Learning-related vision problems are not always immediately evident in a classroom setting. Sometimes the first signs that your child could have a vision problem become noticeable far from a school environment.
On your next family road trip or as you travel across town, your child may experience an often-overlooked tell-tale sign of a functional vision deficiency — visually-induced motion sickness.
Symptoms of visually-induced motion sickness include headaches, nausea, dizziness, eye strain, and photophobia (extreme sensitivity to light). These signs may become more readily recognizable when a child is trying to read in a moving vehicle. Your child may complain of these symptoms on family road trips, so pay attention.
When scenery moves by fast, a conflict occurs between central vision and peripheral vision and balance. What’s happening is the child’s brain receives information that conflicts with his senses. We all do; but if he has an associated vision problem, he could be particularly motion sensitive. The problem is neurological, but treatable. It could be Neuro-Ocular Vestibular Dysfunction (NOVD) or See-Sick Syndrome.
The vestibular system in our brains serves to create balance and calm from the stimuli we take in. It integrates information received from the visual system with information received from what we hear and touch and from our muscle movement and awareness.
A normal functioning system integrates a lot of information quickly and without extra conscious concentrated effort. However, an underlying visual system problem makes the vestibular system’s job more challenging; so if your child already struggles with visual processing, focusing (accomodative dysfunction), eye tracking (ocularmotor dysfunction), or eye teaming (binocular dysfunction), their symptoms may become exacerbated by added or conflicting stimulation.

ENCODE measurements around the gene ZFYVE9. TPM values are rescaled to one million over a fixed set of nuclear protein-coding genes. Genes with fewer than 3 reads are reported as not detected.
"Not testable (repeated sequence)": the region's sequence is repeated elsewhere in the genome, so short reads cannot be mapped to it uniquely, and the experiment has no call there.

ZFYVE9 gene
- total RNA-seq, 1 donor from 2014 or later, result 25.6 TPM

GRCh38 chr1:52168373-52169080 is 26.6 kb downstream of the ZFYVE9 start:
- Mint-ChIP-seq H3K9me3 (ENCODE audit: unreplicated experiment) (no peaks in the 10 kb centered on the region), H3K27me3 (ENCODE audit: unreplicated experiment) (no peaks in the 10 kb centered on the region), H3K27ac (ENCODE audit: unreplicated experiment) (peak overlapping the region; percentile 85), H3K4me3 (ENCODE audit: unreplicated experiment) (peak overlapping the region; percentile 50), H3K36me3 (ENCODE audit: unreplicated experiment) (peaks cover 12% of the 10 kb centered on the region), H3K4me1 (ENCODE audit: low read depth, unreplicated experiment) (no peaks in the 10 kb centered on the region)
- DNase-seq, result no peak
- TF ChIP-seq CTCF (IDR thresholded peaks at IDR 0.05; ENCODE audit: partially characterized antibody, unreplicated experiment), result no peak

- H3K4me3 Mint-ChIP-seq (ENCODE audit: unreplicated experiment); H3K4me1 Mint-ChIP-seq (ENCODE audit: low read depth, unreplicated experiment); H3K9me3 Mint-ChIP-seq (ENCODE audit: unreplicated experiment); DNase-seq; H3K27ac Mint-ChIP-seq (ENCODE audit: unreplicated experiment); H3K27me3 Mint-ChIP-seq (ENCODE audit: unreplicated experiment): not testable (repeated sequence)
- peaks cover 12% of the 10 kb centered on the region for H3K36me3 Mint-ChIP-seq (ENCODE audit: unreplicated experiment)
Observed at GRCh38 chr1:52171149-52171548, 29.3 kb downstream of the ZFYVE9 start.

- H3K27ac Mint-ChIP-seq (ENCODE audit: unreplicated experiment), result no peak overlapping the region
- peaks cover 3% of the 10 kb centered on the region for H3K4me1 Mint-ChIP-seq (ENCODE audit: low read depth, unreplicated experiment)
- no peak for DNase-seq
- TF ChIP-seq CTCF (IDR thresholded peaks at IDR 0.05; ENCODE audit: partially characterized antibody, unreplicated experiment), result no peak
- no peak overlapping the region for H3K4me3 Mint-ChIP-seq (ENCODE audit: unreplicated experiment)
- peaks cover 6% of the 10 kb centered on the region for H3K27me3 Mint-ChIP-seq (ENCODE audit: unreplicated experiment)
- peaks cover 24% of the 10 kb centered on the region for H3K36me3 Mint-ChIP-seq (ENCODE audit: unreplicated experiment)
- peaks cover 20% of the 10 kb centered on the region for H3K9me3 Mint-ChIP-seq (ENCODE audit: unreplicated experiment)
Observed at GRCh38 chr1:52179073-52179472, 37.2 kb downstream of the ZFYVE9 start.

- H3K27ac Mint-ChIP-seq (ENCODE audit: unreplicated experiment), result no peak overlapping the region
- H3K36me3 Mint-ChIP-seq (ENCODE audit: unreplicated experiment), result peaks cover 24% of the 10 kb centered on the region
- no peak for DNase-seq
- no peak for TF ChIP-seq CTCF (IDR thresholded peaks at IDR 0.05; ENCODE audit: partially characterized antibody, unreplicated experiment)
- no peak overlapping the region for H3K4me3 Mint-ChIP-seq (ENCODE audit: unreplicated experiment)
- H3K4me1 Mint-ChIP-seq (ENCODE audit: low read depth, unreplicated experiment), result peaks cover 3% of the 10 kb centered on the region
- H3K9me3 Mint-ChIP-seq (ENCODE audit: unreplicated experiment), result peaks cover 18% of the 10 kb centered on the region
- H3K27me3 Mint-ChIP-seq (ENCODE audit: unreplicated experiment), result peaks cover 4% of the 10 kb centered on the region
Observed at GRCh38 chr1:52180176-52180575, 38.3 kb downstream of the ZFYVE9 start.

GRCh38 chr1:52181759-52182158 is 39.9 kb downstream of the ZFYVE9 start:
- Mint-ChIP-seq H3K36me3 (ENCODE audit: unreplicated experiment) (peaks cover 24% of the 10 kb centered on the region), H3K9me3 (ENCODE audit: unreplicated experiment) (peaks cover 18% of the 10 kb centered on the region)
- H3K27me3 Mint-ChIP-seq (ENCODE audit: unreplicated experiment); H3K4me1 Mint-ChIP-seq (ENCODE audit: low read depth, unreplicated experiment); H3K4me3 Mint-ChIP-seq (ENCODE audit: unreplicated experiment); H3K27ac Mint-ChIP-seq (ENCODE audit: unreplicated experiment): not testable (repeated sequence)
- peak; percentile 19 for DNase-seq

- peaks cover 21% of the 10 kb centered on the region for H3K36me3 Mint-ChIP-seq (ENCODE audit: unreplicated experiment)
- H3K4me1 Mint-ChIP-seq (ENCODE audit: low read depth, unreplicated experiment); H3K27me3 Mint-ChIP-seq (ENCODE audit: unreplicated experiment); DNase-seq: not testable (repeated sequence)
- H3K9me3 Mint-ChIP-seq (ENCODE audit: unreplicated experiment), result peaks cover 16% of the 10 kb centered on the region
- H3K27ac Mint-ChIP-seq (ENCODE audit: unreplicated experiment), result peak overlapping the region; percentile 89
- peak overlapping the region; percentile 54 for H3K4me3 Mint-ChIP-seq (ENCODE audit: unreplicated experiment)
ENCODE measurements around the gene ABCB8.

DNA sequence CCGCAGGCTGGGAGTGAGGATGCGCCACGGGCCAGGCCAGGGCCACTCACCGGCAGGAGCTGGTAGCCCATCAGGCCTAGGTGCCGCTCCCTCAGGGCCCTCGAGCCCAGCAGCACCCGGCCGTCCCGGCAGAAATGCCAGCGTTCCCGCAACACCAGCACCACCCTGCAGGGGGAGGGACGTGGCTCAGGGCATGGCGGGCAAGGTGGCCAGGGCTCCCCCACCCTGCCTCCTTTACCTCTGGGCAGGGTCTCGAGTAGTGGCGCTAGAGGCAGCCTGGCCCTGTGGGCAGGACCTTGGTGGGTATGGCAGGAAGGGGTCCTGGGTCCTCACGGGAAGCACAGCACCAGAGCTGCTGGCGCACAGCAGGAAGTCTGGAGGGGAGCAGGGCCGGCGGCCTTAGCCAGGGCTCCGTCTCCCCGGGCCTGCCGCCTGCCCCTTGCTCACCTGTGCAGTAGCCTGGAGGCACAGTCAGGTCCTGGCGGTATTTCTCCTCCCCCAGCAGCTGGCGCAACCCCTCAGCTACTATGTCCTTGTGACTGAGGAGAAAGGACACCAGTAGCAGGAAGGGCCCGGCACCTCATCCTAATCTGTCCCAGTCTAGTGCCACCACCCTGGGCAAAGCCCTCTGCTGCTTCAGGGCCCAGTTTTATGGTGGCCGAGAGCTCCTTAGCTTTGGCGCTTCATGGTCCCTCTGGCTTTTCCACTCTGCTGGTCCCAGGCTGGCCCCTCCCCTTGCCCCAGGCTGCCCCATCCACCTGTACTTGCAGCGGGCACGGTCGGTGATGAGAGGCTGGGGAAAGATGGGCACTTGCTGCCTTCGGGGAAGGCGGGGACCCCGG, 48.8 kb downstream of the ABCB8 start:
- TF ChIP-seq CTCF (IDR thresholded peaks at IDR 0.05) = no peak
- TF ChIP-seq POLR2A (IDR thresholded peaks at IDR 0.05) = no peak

In other words, if your child is already struggling to focus his eyes, get his eyes to work together as a team or move smoothly across the page, or to process visual information, the problem might not be evident in a typical classroom setting. But if a peripheral component is added to compete with his attention, such as scenery whirring by on your family road trip when he’s trying to read a comic book, his system will be strained. Information will not be integrated efficiently enough and visually-induced motion sickness will occur.
Simply putting down the book while riding in the car isn’t the answer, because you may be ignoring a possible underlying vision problem. In cases of visually-induced motion sickness, vision therapy can relieve symptoms and decrease instances of motion sickness. And, perhaps more importantly, vision therapy can significantly improve functional vision problems that interfere with learning. If your child was struggling in the classroom, but not enough to cause concern yet, tasks that were challenging will become easier and performance will improve.
So if your child complains of motion sickness while trying to read in the car, train, or airplane, or even while watching action-packed movies, be sure to schedule a functional vision exam with a developmental optometrist right away.